For the most part that is true. There are occasions, no matter how much you try, the stain is permanent and cannot come out. Not all difficulties can or will be fixed, and the problem takes on another dimension, in order for one to cope or heal.
So, how bad is your stain?
Is it a soak-over-night kind or one requiring Arm & Hammer? You can use Scrubbing Bubbles, Shout and complain but if you don’t have the right solvent or solution, the stain will remain and not Wisk away. Life is not always Cheer-full, a lesson you learn if you live long enough. There are big problems and little problems. Surface stains clean easier and with less work than the ground-in kind. The more investment we have in a garment, the more money we will shell out trying to get rid of the stain! How much are your clothes worth? How much more are you worth? Are you willing to change the Tide in your life?
If we were to put our lives on the clothesline, what would others see?
Would our wardrobe be clean, void of stains by love, goodness, charity, honesty, compassion, forgiveness, and righteousness? Or, is our clothing tinged with deceit, maliciousness, lying, merciless, debauchery, vindictiveness, selfishness, addictions, gossip, revenge, and self-righteousness? You get the picture. If God’s word doesn’t live in our hearts, minds and deeds, our robes are shabby, discolored by our sin. If we profess and earnestly seek to live life the way a Christian should live; our robes become spiritually laundered, cleansed by Jesus’ blood. A promise He made if we claim grace, the solvent that removes our ungodly sinful stains. God’s word bleaches and purifies, sanctifying our robes, preparing us for immortality.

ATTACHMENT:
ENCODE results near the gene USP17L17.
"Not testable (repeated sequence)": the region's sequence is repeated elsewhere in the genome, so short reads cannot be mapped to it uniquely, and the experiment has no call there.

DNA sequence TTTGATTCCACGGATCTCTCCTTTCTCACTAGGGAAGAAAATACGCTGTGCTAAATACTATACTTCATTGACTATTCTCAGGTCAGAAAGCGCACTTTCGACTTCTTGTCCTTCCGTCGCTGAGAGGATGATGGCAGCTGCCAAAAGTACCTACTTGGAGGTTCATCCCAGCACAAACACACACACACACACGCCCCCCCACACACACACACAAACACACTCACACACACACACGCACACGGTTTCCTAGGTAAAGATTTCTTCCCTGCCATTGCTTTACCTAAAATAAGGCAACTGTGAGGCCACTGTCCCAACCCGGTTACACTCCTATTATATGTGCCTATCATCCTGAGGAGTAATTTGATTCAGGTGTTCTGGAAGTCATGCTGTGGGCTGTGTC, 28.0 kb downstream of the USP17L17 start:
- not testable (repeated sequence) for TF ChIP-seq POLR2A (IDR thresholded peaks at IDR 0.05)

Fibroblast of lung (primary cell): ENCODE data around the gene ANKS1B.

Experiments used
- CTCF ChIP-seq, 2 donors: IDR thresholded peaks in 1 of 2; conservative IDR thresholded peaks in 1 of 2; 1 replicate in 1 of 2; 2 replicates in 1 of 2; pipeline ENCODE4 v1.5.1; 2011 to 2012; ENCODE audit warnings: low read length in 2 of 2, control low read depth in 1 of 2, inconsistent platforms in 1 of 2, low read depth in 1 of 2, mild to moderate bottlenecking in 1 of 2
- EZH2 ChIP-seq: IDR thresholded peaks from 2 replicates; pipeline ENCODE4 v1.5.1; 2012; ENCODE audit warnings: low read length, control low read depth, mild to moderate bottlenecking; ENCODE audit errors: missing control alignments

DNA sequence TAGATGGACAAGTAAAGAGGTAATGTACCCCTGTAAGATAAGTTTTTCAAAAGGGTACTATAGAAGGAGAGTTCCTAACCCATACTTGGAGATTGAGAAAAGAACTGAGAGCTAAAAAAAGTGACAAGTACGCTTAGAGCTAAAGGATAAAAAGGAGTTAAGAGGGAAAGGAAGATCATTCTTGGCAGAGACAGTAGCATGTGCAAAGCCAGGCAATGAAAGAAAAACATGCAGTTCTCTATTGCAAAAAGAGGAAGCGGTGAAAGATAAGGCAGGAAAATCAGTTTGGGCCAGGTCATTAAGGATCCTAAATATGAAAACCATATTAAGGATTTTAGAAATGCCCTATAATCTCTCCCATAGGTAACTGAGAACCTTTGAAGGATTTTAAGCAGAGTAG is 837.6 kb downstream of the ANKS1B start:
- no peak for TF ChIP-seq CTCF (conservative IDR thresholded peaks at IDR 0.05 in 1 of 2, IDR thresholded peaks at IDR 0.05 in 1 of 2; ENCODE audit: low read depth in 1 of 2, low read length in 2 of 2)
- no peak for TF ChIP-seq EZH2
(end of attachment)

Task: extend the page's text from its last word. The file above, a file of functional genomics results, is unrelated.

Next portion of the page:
Isaiah 1:18: Come now, let us set things right, says the LORD: Though your sins be like scarlet, they may become white as snow; Though they be red like crimson, they may become white as wool.
As a writer, I paint a black and white canvas using words, presenting spiritual points to ponder, even if it is just for me! My goal is to bring us closer to the Will of God in our lives, encourage an intimate relationship with Jesus, Mary, and all the saints.